Posted by Paul Harwood on January 10, 2001 at 08:32:51:
In Reply to: Re: Jack Casady: Carol Kaye - how do I learn to play his melodic style? posted by Carol on January 06, 2001 at 15:45:11:
: Jack Casady lists me as one of his biggest influences....actually all you need are a lot of different patterns to study, getting your versatility with tons of good statement-answer types of patterns, mostly the soul stuff.....they're all in my books and some of the books have tapes to them too.
: You don't have to have a "full theory" course to learn this stuff which I call "commerical" music (as opposed to the actual jazz walking and soloing which requires slightly and more intensive theory studies). You need a rounding out with many different kinds of patterns and you get the ideas that way. Not too many teachers know how to teach this stuff....when I accidently picked up the elec. bass to fill in for someone who didn't show up at Capitol Records late 1963 (had been a studio guitar for 5 years prior to that), no-one was creating those kinds of lines which I tho't should have been on the pop-rock-soul (R&B) types of recordings and so was free to play what I wanted.
: But written out, they can be a little intimidating...just get the Reading Practice Video Set and that quickly gets you into reading rhythms and notes very easily and with fun too. And if you don't want to do that, get the books with the tapes, you'll get the patterns just fine. Shouldn't take more than 1 year to completely learn the bass and be able to create good stuff...takes about 1-1/2 years to 2 years for the tough jazz soloing (chordal stuff, stacked triads, chord substitutes and progressions etc., you can't learn jazz -- which was formed from chords in the late 40s and 50s -- from "scales", that's a total myth -- you have to do that from chordal studies etc.). See my website for the Playing Tips (click on that at the bottom of the opening page) which will give you a lot of good ideas too...it's OK to print them out.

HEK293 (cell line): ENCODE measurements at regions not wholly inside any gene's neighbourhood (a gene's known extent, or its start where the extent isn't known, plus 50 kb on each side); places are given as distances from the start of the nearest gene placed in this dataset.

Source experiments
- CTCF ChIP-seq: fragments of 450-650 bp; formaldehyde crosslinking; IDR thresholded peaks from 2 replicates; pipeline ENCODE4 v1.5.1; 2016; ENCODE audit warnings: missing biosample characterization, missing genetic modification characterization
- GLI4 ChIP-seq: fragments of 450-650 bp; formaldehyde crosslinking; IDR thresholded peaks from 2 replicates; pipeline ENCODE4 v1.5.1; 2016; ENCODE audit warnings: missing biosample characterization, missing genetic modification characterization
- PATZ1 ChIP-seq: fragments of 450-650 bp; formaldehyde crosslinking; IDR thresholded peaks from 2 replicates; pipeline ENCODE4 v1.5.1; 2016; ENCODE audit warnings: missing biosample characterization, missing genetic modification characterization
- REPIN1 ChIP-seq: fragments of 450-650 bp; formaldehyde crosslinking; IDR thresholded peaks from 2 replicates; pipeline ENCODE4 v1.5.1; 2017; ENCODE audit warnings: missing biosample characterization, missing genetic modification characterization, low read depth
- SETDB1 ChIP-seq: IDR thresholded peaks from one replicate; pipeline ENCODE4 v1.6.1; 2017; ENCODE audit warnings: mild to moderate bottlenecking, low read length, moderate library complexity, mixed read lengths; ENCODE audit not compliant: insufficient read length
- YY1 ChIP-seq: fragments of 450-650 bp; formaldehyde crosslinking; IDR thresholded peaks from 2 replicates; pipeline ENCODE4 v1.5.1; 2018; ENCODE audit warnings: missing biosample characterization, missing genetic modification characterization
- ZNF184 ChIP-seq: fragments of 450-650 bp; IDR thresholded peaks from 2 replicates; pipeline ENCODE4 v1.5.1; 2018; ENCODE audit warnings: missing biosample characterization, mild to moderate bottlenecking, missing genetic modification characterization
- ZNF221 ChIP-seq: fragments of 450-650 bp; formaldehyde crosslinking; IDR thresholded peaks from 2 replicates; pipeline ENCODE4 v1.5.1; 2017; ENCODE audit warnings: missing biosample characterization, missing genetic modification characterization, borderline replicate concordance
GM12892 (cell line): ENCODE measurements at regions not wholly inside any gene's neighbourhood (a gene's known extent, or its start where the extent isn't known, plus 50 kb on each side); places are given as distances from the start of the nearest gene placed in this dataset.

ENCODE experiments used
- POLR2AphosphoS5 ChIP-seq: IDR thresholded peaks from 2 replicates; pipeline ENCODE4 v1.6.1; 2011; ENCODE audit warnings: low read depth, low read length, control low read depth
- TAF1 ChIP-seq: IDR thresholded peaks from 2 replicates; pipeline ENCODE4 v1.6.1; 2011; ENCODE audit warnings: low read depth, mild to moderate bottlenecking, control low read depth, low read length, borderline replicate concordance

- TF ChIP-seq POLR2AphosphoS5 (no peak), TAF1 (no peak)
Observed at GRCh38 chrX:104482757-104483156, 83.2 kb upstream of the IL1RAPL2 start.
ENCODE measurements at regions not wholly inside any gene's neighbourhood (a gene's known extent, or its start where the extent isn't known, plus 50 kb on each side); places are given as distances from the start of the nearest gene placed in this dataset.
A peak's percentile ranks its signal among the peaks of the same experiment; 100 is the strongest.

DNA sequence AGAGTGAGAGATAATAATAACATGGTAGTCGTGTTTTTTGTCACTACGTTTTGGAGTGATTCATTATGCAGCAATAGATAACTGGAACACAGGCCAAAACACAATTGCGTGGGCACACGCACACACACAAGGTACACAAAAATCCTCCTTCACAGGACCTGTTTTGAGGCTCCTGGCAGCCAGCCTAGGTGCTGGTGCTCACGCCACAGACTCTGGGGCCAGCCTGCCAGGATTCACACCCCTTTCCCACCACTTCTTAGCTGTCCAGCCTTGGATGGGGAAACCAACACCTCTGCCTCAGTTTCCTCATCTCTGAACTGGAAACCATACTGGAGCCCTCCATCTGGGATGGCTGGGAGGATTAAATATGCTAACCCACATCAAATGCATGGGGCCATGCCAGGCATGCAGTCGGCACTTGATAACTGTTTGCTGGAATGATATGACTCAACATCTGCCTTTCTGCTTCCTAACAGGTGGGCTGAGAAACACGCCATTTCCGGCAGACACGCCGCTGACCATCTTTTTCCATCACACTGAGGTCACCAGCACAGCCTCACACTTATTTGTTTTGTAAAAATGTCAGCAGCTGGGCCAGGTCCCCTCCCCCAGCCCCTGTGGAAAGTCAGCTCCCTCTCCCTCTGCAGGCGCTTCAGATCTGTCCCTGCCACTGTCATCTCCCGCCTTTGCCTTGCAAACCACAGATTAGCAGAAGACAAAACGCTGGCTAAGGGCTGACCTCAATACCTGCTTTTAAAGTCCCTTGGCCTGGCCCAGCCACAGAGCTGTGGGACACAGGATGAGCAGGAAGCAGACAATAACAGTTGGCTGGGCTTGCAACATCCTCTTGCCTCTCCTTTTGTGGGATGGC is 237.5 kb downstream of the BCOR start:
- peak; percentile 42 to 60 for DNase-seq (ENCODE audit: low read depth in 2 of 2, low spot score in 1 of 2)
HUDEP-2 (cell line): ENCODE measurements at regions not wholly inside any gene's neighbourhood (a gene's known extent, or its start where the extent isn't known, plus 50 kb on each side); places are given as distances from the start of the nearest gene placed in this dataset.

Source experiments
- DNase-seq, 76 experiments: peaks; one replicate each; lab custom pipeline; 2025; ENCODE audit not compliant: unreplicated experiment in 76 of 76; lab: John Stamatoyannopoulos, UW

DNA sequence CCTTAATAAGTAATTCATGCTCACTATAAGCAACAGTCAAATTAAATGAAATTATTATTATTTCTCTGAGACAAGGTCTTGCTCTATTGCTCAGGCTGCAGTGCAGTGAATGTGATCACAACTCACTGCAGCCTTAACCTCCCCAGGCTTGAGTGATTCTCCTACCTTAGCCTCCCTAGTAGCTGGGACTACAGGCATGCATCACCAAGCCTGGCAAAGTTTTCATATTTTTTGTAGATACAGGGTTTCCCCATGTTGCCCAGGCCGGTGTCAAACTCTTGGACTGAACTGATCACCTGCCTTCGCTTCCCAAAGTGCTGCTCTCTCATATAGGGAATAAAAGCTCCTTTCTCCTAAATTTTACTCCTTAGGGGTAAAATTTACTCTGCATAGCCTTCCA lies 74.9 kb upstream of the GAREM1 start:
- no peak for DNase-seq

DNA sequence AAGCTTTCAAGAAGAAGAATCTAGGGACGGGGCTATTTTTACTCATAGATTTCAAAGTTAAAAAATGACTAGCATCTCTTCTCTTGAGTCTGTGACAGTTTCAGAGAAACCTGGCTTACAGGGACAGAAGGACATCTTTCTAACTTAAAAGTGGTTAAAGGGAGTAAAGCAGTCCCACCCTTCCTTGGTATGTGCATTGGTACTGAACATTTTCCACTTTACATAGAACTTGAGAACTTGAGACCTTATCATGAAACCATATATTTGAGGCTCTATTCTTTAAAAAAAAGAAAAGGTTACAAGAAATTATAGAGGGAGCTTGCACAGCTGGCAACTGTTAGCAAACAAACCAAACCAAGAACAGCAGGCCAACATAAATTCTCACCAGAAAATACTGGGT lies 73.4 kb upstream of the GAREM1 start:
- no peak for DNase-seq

Howdy Carol and Mark,
Start playing acoustic guitar. An american, flat top, steel string guitar. Sounds perhaps like strange bass tips but that's my best suggestion. Classical nylon is great too, but the steel string flat top is the true ancestor of the electric bass. As the range of the guitar is a better match for singing while you're playing, it helps in getting that important connection to begin. But just start playing simple melodies to get started. When the Saints Come Marching In, for example or even simpler. The national anthem, ad jingles on tv and radio, tv show themes etc. These are all likely candidates for being built with notes of major scales. Find them on your axe from memory or record them . Try and play them with feeling. You're carrying the tune. Gotta have feeling. Next try and sing along. That's where the guitar comes in handy. None of that that switching octaves in the middle of the neck. Your voice starts, give or take a few notes, at the guitar's low open string. The acoustic guitar is also where all your guitar technique will evolve and be discovered. If you can do it on an acoustic, you can do it on anything. Learning to shape notes on an acoustic will help in playing the notes of melodies with as wide an array of feel as you discover ways to attack and play notes.
Do a bit of that and let us know how it all goes.
Read through the articles you sent. Awesome. Saw you on a Beach Boys documentary. Could not help notice how great your voice sounds. Have you ever recorded your singing?
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